The Beatles got by with a little help from their friends, so why do you feel bad asking for assistance at work? You want to be perceived as confident, clever, and capable on the job because you are. But you also need to get out of your comfort zone in order to grow, and sometimes that requires biting off more than you alone can chew. Taking on big projects often means taking on big problems. You can handle complicated assignments and you are smart enough to realize when you need help to complete them. Here are five ways to ask for help at work without coming off as incompetent.
1. Approach with confidence: Everyone needs help sometimes, so don’t apologize for it. Part of your manager’s job is to guide your projects. No one is hired with all the knowledge they need to do every task in the job description. Your manager expects you to consult her when you get stuck. Before going to her, figure out why you need help. Is this project beyond your skill set? Do you have so much other work to do that you can’t meet a deadline? Then, be courageous. Instead of approaching her with, “I’m sorry to bother you with this.” Go with, “I’d appreciate your help with this.”
2. Do your homework: Go to your manager with a specific question, situation, or plan. You may think you don’t even know where to start, but don’t let that overwhelm you. Make a bullet point list of the ways you’ve already tried to solve the issue so she doesn’t waste time trying those solutions again. Write down any questions you have. Be ready to give a high-level synopsis of the situation. To focus your thoughts, use the who, what, when, where, why, and how method: Who is involved in the problem? What exactly is the problem? When did the problem occur? Where did the problem happen? Why did the problem arise? How did the problem develop? Bringing these answers to your supervisor gives her context and the seeds of a plan.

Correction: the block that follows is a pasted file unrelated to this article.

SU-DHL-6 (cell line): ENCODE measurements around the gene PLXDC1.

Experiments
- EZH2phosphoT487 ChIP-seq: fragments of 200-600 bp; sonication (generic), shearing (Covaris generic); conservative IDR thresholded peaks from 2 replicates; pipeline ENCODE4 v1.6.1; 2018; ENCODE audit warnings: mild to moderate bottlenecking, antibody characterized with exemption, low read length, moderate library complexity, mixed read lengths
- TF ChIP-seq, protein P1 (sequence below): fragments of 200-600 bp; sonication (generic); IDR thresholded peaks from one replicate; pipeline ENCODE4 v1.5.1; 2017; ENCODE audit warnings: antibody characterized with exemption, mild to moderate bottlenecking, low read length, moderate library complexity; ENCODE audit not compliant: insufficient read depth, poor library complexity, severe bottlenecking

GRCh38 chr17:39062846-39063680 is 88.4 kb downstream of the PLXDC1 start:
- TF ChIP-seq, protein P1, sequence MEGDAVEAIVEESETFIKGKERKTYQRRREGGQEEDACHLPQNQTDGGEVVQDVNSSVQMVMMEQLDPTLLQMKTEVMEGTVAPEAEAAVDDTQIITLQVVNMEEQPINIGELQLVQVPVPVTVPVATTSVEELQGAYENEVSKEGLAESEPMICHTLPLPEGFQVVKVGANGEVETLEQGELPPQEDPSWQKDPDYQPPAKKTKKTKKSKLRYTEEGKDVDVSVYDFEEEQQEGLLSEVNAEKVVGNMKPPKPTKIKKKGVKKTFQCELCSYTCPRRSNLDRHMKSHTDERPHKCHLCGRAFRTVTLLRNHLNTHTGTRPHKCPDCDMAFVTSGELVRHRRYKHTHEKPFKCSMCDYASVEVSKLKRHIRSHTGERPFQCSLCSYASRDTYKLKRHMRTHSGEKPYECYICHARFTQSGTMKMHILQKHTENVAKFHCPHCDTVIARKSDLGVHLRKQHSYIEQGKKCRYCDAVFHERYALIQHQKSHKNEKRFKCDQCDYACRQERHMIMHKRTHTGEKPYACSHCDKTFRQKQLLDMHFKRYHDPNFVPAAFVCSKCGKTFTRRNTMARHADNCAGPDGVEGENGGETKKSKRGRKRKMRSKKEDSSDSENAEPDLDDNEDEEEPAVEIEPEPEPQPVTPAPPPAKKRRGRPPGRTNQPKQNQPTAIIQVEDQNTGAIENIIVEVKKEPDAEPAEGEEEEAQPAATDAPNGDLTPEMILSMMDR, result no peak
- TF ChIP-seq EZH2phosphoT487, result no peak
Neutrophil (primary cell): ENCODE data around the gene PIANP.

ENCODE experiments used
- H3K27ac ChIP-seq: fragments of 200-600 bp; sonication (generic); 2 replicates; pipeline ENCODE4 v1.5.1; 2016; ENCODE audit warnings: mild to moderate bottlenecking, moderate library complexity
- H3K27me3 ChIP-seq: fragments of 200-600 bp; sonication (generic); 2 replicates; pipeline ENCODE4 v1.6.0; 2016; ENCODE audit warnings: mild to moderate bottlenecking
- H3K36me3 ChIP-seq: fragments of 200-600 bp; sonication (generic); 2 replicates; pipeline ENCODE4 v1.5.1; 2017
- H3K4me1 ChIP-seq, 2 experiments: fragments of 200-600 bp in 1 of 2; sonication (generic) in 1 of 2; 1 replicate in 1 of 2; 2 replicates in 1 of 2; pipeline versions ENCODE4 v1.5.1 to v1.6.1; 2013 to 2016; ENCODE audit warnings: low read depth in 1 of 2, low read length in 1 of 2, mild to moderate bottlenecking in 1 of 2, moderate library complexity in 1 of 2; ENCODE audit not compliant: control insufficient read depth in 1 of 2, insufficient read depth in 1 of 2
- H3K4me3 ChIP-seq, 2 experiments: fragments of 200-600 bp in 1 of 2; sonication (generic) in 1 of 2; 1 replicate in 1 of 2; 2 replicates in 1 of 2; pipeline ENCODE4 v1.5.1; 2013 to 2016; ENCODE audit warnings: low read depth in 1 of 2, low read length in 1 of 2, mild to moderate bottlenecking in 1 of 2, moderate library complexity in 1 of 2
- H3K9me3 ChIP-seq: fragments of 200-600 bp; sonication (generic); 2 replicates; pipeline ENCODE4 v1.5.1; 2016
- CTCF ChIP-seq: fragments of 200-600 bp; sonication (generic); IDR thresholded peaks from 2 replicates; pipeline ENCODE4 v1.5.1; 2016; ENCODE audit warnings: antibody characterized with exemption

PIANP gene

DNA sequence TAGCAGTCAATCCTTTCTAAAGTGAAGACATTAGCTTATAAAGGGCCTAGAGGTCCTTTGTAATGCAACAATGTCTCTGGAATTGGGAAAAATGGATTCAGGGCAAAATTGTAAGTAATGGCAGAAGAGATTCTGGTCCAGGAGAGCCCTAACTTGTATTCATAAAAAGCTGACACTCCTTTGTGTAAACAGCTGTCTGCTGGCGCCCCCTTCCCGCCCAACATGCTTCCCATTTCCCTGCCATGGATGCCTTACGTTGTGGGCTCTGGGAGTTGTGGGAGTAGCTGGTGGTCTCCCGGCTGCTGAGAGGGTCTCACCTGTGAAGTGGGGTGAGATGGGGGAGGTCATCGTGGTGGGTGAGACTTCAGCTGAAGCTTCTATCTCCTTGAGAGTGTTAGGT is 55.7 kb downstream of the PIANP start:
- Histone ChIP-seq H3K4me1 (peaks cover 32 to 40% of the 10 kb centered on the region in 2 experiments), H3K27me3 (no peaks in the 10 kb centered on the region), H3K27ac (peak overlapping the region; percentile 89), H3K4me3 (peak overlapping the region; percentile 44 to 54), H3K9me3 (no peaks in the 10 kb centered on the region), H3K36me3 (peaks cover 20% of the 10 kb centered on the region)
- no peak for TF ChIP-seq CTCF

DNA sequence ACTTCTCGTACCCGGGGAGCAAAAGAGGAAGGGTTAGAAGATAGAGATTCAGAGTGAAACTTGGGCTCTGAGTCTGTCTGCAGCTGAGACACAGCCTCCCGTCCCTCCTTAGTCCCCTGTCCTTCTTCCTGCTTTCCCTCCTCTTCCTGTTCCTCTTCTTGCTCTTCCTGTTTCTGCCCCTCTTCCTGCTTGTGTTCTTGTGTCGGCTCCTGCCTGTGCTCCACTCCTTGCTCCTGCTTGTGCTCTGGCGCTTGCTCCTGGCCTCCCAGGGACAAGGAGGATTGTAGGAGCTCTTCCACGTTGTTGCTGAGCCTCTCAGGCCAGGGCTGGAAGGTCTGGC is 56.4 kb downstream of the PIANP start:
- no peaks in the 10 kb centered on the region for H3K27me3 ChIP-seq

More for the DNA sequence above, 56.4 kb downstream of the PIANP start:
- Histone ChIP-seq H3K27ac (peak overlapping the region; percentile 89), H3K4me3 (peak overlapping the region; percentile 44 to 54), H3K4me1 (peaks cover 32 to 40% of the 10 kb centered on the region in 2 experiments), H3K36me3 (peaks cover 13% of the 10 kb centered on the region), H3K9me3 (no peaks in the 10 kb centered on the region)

3. Know whose help you need: Has a colleague already been through a similar situation? If the task is over your head, try to find a Subject Matter Expert within the company you can sound out before approaching your manager. Is this something a coworker can assist you with? If you are temporarily overwhelmed with responsibilities, is there a peer willing to help you with a short-term task?
4. Be willing to reciprocate: The best way to ask someone for help is to have already helped them, so be proactive. When a peer asks you for help, try to let “Yes,” be your first response so you can pay it forward. The time will come when you need to lean on them. Try to maintain an open line of communication with your manager. If the only time you talk to her is when you have a problem, she won’t want to see you. Seek mentors both inside and outside the company. You can tap these resources when you get in trouble.
5. Remember that timing is everything: Make a good effort to accomplish the work yourself, but don’t wait until the project is so at risk that the client is angry. Most managers prefer to clean up a small mess rather than a big one. And don’t be a repeat offender. If your boss sends you emails regarding how to solve this problem, flag them and keep them for future reference. If the two of you are meeting about the problem, take notes and file them. Thank her for her help. If your company has a recognition, incentive, or reward program, make sure you use it to acknowledge her and every one else who helped you.
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